Evanston, Illinois (AP) — Northwestern athletic director Derek Garage has criticized assistant football coaches and staff for wearing supportive jerseys. He fired coach Pat Fitzgerald into practice on Wednesday, calling them “inappropriate, offensive and stigmatizing.” Hazing and abuse scandal Sweeping the program and other teams.
“Let me be absolutely clear,” he said in a statement. “Hazing has no place at Northwestern, and we are committed to doing everything necessary to address hazing-related issues, including thoroughly investigating any incidents, allegations of hazing, or other misconduct.”
Garage said he and the university were unaware that the staff owned the black shirts. Cats against the world and Fitzgerald’s old number “51” in purple or worn during practice. He issued the statement after interim coach David Brown called it a free speech issue and said his focus was on supporting his players and staff rather than whether the jerseys were deaf.
Three players voiced their support for Fitzgerald and defended the program’s culture Wednesday after the Wildcats’ first practice open to the media. It was the first time since the hazing allegations surfaced that Northwestern players had been made available to reporters.
“The shirts were really just a reminder to let us hold each other,” said receiver Bryce Curtis.
Linebacker Bryce Gallagher echoed that, “Just a reminder for us to hold on to each other during this tough time, just leaning on each other. We know the only people we need are the people in this facility.”
Northwestern faces more than a dozen lawsuits across multiple sports with allegations including sexual abuse of players by teammates as well as racist comments by coaches and Race-based assaults. The cases run from 2004 to 2022, and attorneys representing some of the athletes who have already sued say more is to come.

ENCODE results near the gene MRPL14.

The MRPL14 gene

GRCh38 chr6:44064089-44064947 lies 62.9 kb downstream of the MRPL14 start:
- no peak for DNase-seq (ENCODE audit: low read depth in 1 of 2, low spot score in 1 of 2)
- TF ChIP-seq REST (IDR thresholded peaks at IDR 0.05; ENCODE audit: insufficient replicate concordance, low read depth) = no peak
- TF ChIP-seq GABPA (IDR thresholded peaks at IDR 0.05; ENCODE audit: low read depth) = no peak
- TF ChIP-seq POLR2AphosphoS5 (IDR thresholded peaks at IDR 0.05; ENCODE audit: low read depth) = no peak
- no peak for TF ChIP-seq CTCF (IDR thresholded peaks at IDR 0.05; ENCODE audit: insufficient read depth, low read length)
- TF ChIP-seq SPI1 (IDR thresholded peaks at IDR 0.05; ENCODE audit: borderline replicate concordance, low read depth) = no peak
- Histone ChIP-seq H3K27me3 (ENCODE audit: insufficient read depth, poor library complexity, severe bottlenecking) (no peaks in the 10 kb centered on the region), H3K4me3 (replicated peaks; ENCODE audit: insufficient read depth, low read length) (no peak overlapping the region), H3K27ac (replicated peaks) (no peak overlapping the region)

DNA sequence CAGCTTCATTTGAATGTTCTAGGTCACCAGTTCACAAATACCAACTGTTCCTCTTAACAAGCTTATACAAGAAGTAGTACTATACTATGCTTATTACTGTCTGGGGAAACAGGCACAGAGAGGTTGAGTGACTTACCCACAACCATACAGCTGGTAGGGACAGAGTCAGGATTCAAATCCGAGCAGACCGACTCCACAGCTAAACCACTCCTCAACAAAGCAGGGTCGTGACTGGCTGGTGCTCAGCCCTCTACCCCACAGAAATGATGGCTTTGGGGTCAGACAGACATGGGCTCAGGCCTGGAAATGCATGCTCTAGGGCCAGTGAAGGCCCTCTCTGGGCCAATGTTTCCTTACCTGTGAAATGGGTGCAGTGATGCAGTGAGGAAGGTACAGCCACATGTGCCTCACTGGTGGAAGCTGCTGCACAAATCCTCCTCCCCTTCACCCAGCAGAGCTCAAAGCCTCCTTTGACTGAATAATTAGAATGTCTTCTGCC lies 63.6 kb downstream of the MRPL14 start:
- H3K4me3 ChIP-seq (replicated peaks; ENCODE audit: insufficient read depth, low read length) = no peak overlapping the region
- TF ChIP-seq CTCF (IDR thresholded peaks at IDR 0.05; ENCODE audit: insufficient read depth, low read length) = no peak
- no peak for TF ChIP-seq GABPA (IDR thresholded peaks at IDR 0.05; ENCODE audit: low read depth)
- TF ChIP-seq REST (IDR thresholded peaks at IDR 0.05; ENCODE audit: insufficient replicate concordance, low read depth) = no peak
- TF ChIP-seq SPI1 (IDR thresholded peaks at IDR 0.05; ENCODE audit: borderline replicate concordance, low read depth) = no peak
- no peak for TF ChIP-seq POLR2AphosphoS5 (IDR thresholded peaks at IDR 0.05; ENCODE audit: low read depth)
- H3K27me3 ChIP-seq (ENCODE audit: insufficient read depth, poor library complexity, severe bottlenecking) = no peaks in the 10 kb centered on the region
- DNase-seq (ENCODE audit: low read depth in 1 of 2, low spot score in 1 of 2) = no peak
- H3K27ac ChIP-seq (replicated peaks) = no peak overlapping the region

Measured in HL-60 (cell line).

Fitzgerald, who was fired after 17 seasons, maintained that he had no knowledge of hazing on his show. President Michael Schell and Garage have largely limited their public comments to statements made in the news releases, and, with the exception of a few interviews, did not answer reporters’ questions.
Brown said his focus was on his players, not their opinions on the scandal.
“My goal and intent will just be based on supporting these young people, supporting these employees, making sure that my actions are aligned with making sure that this fall is a great experience for them,” Brown said. “It is certainly not my business to censor anyone’s freedom of expression.”
Curtis, Gallagher and defensive back Rod Hurd II spoke positively of the program and Fitzgerald while declining to address specific allegations.
“We were clearly devastated,” Gallagher said. “Nobody wants to lose their coach or for that change to happen. We loved Coach Fitz and are devastated not to have him here, but we totally believe in Coach Brown. He was incredible and he did a great job leading us and he really showed us how much he cared for us.”
Brown was promoted to interim head coach about six months after being hired as defensive coordinator. He has no college coaching experience. His job is to help install a program that has taken a hit in its image.
“The reason I do what I do is make sure the young people in our program have an amazing student experience and athlete,” Brown said. “I do everything I can to make sure I do just that. The divider certainly has no (place).”
Brown said he has been in touch with Fitzgerald, just as he has been with other parents of players, since the coaching change. Fitzgerald’s son Jack, a freshman, is still on the team, even though he was serving as the freshman coach on Wednesday.
Brown also said he lived at the Fitzgerald home for two months while looking for a home after spending a few nights in a hotel.
“The relationship with Pat is much deeper than anyone I’ve worked with for six months,” he said.
For recruits and parents who may have specific concerns and questions in light of the allegations, Heard said, “The people in this building are amazing. We’ve always had people with high character.”
The allegations and lawsuits paint a different picture for the football program and the athletic department.
“Like we’ve said, we’re not talking about any allegations that are out there right now,” Gallagher said. “We’re focused on next season. But this place is great. Academics and football, playing in the Big Ten, is obviously why we chose to come here. And that’s what I would say to recruits is you get the best of both worlds.”
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